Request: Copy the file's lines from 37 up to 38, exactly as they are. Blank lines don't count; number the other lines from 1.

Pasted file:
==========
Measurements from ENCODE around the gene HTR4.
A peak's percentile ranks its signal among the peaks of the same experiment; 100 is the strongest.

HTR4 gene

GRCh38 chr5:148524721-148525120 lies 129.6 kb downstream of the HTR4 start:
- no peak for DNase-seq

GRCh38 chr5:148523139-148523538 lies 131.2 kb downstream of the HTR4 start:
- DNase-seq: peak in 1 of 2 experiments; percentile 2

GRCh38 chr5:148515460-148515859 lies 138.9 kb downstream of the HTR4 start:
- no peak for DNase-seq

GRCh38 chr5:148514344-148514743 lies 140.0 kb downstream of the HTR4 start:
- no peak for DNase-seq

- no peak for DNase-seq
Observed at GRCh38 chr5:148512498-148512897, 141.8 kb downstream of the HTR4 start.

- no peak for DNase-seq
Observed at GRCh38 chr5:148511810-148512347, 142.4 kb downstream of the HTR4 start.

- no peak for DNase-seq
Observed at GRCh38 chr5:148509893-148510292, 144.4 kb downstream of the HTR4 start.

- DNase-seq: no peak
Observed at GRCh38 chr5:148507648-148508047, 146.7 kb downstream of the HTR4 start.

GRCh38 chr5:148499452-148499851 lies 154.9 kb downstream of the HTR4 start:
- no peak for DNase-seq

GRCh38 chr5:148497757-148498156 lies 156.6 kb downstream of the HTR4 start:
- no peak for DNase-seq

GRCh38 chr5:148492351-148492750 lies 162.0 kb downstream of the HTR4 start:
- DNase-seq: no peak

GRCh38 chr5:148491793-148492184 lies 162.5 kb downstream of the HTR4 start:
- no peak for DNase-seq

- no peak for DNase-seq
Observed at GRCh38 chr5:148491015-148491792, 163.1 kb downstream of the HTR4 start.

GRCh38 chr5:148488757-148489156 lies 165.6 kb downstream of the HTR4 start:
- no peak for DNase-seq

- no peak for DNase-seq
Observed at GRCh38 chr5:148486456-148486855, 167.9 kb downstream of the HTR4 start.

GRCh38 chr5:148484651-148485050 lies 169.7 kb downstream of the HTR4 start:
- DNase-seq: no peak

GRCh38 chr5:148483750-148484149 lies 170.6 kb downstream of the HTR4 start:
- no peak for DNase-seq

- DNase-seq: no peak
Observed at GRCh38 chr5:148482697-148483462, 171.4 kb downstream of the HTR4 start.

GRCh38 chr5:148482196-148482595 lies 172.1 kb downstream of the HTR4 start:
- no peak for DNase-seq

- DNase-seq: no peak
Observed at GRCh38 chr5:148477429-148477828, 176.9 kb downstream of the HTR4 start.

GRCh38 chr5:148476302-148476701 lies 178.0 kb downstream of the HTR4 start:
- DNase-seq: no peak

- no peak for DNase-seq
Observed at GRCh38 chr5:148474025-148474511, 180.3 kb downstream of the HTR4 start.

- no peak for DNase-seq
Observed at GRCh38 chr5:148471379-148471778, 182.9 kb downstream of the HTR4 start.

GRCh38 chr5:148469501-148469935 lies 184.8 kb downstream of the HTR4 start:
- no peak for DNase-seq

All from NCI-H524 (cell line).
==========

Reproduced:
- no peak for DNase-seq

- DNase-seq: no peak